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Power That Stinks (7 Favorites)

LAB in Renewable Energy, Pressure, Conservation of Mass, Chemical Change, Volume. Last updated February 4, 2019.


Summary

In this lab, students will experiment with creating and capturing biogas, and have an opportunity to see how energy is created from waste. They will explore the differences between non-renewable and renewable energy sources as well as global uses of biogas in a follow-up research investigation.

Grade Level

Middle or high school

Objectives

By the end of this lab, students should be able to

  • Understand how to create and capture biogas.
  • Describe the differences between non-renewable and renewable energy sources.
  • Record and analyze data.
  • Discuss the impact of the emission of biogas and its effect on the environment.

Chemistry Topics

This lab supports students’ understanding of

  • Renewable and Non-renewable resources
  • Chemical Reactions
  • Conservation of Mass
  • Biomass
  • Observations
  • Gases

Time

Teacher Preparation: 45minutes (time to collect materials)

Lesson: 1-2 classes, and allow additional time throughout the next 3 weeks for data recording

Materials

  • Clear , plastic bottles—1 per group (1 liter clear plastic; wide mouth preferred)
  • Balloons—1 per group (thick quality latex)
  • Permanent Markers
  • Large Spoon
  • Funnel
  • Rulers
  • Duct Tape
  • String
  • Scraps of raw vegetables and grass (about 4 cups)
  • Soil from outside (NOT bagged potting soil) (about 6 cups)
  • Mythbusters TV episode: Season 6, Episode 8 “Young Scientist Special” about Methane Power (optional)

Safety

  • Always wear safety goggles when handling chemicals in the lab.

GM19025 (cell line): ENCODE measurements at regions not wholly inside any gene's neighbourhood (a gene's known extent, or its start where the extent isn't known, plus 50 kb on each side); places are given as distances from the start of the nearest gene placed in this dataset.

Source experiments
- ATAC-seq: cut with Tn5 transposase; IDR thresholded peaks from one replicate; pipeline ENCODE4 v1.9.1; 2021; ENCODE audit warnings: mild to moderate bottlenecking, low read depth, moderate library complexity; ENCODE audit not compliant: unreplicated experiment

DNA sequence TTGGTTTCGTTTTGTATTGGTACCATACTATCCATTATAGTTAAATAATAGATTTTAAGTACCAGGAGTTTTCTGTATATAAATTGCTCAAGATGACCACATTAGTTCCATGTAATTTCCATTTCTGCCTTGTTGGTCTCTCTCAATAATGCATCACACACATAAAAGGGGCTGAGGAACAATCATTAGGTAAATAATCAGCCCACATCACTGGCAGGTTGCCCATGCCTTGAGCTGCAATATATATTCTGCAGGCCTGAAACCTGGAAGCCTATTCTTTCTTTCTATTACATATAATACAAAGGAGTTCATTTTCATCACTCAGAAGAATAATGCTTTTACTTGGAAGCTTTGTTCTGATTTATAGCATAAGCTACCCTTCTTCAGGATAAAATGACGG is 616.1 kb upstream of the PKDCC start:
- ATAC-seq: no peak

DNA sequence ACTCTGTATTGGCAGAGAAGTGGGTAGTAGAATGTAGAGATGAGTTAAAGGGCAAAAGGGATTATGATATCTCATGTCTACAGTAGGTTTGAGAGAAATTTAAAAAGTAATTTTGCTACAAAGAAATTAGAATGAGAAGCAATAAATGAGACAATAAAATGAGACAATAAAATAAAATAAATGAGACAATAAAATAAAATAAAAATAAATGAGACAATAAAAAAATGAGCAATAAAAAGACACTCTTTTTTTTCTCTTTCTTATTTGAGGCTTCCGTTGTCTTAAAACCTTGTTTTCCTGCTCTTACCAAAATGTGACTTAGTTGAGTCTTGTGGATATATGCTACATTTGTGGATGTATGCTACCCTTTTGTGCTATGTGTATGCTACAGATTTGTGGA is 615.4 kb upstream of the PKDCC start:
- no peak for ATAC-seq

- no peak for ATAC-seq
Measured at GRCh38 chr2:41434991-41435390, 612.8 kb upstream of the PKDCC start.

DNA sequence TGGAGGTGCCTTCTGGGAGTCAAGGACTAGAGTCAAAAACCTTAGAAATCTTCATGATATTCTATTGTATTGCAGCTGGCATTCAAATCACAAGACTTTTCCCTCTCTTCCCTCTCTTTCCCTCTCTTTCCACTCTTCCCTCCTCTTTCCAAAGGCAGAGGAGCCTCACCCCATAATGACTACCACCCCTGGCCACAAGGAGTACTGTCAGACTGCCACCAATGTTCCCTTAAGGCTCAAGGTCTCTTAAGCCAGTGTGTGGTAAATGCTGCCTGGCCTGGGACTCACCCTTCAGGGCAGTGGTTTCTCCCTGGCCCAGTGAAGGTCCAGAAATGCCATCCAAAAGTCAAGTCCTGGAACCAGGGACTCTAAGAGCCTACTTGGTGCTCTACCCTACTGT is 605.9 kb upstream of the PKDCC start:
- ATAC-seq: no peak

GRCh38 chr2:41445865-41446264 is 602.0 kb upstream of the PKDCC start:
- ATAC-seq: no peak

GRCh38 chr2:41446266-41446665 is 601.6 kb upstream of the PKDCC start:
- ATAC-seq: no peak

• Students should wash their hands thoroughly before leaving the lab.
  • When students complete the lab, instruct them how to clean up their materials and dispose of any chemicals.
  • Parts of this experiment are to be done in a ventilated area or fume hood, as a flammable gas is released.

Teacher Notes

Teacher Prep:

  • The amount of materials listed is sufficient for about 6 student groups of 4-5 students.
  • Make sure to collect soil from outdoors to use in the bottles.
  • Pre-cutting the vegetable scrapes into tiny pieces is advised. This will help when the materials are transferred into the bottle.
  • It will take about three weeks for the microbes to digest all of the food in the soil. Allow approximately 10 minutes of class time every other day during the three week period for students to collect the necessary data,
  • Upon completion of the experiment dispose of the gas by popping the balloons in a well ventilated area, such as a fume hood or outdoors. Be sure that it is away from any heat sources as methane gas is highly flammable.

Helpful Links:

Introduce the topic:

  • Ask the students, “How do you use energy? What types of energy can you identify?”
  • Ask the students to list five activities they do each day that use energy. (Thinking, walking, using a light, driving, etc.)
  • Ask the students, “Where does energy come from?”
  • Explain the concepts of renewable and non-renewable energy:

a. Renewable energy- comes from sources that do no run out or can be replenished within a human lifespan (about 100 years).

b. Non-renewable energy-comes from sources that cannot be replenished within a human life span, or ever.

  • Discuss biogas as a form of energy. Biogas is energy that comes from living things. It is generally made from animal manure. People use biogas digesters to convert manure into methane gas, which is a type of biogas.
  • If time allows, show the Mythbusters episode, from Season 6, Episode 8 “Young Scientist Special” about Methane Power. Part of this episode investigates using cow manure as ‘fuel’, so it’s a little different than our investigation, but still a really good example of the outcome/uses in the real world.
  • Explain to the class that the goal of this experiment is to create methane gas (a type of biogas). You will be doing this by using microbes (living organisms that are so small you cannot see them without a microscope) in the soil to create methane gas. When you feed the microbes food scraps, a byproduct of digestion is the emission of methane gas.